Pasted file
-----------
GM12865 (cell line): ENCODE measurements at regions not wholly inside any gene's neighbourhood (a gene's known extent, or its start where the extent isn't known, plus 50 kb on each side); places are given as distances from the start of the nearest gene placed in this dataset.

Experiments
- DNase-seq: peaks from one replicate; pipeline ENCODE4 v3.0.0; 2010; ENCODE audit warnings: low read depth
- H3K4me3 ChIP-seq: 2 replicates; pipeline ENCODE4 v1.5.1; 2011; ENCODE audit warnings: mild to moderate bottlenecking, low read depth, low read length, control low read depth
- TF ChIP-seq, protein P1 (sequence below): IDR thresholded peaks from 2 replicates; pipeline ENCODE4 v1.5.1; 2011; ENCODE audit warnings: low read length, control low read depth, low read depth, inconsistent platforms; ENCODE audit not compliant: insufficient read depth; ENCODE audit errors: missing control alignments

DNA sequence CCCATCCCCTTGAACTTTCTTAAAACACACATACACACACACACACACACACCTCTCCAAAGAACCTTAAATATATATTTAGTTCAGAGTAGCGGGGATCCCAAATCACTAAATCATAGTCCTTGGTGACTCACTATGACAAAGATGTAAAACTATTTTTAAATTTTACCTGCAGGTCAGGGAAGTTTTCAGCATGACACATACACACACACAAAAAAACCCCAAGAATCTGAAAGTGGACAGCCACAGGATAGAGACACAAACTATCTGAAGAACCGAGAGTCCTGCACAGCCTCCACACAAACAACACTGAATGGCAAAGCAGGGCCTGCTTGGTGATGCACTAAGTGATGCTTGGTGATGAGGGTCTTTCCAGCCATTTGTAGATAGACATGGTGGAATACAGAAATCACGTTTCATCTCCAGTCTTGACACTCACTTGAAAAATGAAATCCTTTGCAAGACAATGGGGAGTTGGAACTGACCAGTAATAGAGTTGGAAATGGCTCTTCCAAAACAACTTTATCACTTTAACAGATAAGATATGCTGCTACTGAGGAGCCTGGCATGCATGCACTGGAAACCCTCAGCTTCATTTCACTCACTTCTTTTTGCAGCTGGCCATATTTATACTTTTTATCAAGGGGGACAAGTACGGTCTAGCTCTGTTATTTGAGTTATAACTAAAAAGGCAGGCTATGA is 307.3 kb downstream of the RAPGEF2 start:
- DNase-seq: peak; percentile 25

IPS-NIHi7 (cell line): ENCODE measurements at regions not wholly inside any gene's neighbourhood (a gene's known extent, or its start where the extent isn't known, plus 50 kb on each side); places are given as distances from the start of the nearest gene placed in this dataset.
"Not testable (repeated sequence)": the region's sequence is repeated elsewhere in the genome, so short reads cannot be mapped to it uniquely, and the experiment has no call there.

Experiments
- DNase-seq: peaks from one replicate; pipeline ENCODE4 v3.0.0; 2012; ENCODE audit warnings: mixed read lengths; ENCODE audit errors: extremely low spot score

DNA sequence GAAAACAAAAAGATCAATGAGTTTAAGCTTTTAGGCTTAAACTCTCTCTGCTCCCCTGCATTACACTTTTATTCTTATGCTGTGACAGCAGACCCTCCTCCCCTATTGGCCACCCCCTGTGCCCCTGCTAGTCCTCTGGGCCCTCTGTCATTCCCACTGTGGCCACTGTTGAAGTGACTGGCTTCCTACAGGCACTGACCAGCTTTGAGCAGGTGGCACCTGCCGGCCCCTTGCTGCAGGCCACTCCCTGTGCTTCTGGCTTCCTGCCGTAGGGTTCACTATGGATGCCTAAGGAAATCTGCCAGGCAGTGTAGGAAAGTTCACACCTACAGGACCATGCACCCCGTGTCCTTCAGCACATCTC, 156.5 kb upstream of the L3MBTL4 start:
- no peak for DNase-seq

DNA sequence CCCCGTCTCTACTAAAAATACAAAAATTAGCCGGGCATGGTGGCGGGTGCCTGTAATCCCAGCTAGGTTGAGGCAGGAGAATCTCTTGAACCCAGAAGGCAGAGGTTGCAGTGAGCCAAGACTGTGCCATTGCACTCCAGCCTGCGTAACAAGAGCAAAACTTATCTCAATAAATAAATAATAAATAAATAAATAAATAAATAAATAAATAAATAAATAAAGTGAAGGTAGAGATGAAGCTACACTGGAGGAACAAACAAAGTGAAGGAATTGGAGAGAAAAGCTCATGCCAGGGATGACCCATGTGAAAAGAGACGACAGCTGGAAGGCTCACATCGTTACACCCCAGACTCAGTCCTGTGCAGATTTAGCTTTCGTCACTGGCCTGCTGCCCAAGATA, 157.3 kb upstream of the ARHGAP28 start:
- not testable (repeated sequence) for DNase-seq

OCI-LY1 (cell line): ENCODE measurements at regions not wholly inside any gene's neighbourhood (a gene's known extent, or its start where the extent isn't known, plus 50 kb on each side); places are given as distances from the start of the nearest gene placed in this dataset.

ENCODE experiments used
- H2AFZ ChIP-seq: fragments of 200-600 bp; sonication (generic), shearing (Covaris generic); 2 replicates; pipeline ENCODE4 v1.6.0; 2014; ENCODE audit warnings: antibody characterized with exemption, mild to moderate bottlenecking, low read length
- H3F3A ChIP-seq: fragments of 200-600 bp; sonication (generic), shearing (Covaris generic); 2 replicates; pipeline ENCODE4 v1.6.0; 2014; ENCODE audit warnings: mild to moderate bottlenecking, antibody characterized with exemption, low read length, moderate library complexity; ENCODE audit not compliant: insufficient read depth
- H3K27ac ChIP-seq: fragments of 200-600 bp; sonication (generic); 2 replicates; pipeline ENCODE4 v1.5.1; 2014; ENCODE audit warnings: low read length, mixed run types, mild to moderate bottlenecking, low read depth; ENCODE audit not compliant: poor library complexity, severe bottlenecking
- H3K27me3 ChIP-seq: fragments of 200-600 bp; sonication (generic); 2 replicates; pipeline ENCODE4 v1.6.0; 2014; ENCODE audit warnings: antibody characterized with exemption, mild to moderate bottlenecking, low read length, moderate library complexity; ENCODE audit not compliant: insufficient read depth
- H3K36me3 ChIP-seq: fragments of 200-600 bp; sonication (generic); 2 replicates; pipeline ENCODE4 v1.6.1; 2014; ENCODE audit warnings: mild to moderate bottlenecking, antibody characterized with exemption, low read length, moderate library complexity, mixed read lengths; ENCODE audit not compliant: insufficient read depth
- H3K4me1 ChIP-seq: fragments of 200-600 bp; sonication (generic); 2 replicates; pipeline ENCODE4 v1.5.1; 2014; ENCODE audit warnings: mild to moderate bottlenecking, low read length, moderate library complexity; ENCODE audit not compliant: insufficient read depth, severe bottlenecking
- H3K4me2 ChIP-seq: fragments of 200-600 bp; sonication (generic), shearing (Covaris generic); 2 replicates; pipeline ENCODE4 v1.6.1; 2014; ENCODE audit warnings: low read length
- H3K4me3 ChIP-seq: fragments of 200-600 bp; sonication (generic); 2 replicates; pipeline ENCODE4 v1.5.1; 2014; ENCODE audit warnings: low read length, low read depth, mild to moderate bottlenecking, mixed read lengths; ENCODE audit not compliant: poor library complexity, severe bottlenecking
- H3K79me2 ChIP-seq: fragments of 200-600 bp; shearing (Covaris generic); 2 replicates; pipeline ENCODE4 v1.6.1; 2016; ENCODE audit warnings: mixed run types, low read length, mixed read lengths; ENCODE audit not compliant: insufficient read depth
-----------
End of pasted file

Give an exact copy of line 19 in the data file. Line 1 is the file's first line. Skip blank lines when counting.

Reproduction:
- H3F3A ChIP-seq: fragments of 200-600 bp; sonication (generic), shearing (Covaris generic); 2 replicates; pipeline ENCODE4 v1.6.0; 2014; ENCODE audit warnings: mild to moderate bottlenecking, antibody characterized with exemption, low read length, moderate library complexity; ENCODE audit not compliant: insufficient read depth